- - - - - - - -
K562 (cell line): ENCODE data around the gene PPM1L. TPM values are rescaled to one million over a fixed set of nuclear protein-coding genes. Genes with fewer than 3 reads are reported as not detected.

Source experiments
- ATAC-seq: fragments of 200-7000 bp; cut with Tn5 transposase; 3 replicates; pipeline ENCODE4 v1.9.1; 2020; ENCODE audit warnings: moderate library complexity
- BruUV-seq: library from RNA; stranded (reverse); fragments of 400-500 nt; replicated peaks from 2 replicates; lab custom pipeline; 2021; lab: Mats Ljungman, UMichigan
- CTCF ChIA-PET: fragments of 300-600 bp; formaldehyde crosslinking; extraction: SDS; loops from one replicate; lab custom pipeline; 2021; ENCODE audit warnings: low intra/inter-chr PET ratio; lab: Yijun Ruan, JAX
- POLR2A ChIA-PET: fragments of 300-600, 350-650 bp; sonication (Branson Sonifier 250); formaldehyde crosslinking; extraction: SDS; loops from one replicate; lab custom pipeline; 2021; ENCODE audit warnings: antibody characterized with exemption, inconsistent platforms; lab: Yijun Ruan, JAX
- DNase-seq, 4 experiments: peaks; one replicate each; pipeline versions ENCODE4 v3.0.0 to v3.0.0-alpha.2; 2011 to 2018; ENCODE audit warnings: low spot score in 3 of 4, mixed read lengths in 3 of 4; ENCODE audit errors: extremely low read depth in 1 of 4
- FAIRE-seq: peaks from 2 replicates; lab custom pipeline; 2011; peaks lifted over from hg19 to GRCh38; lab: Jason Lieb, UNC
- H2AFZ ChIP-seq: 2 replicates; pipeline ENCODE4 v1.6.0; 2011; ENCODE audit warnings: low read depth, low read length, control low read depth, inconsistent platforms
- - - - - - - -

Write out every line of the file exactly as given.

K562 (cell line): ENCODE data around the gene PPM1L. TPM values are rescaled to one million over a fixed set of nuclear protein-coding genes. Genes with fewer than 3 reads are reported as not detected.

Source experiments
- ATAC-seq: fragments of 200-7000 bp; cut with Tn5 transposase; 3 replicates; pipeline ENCODE4 v1.9.1; 2020; ENCODE audit warnings: moderate library complexity
- BruUV-seq: library from RNA; stranded (reverse); fragments of 400-500 nt; replicated peaks from 2 replicates; lab custom pipeline; 2021; lab: Mats Ljungman, UMichigan
- CTCF ChIA-PET: fragments of 300-600 bp; formaldehyde crosslinking; extraction: SDS; loops from one replicate; lab custom pipeline; 2021; ENCODE audit warnings: low intra/inter-chr PET ratio; lab: Yijun Ruan, JAX
- POLR2A ChIA-PET: fragments of 300-600, 350-650 bp; sonication (Branson Sonifier 250); formaldehyde crosslinking; extraction: SDS; loops from one replicate; lab custom pipeline; 2021; ENCODE audit warnings: antibody characterized with exemption, inconsistent platforms; lab: Yijun Ruan, JAX
- DNase-seq, 4 experiments: peaks; one replicate each; pipeline versions ENCODE4 v3.0.0 to v3.0.0-alpha.2; 2011 to 2018; ENCODE audit warnings: low spot score in 3 of 4, mixed read lengths in 3 of 4; ENCODE audit errors: extremely low read depth in 1 of 4
- FAIRE-seq: peaks from 2 replicates; lab custom pipeline; 2011; peaks lifted over from hg19 to GRCh38; lab: Jason Lieb, UNC
- H2AFZ ChIP-seq: 2 replicates; pipeline ENCODE4 v1.6.0; 2011; ENCODE audit warnings: low read depth, low read length, control low read depth, inconsistent platforms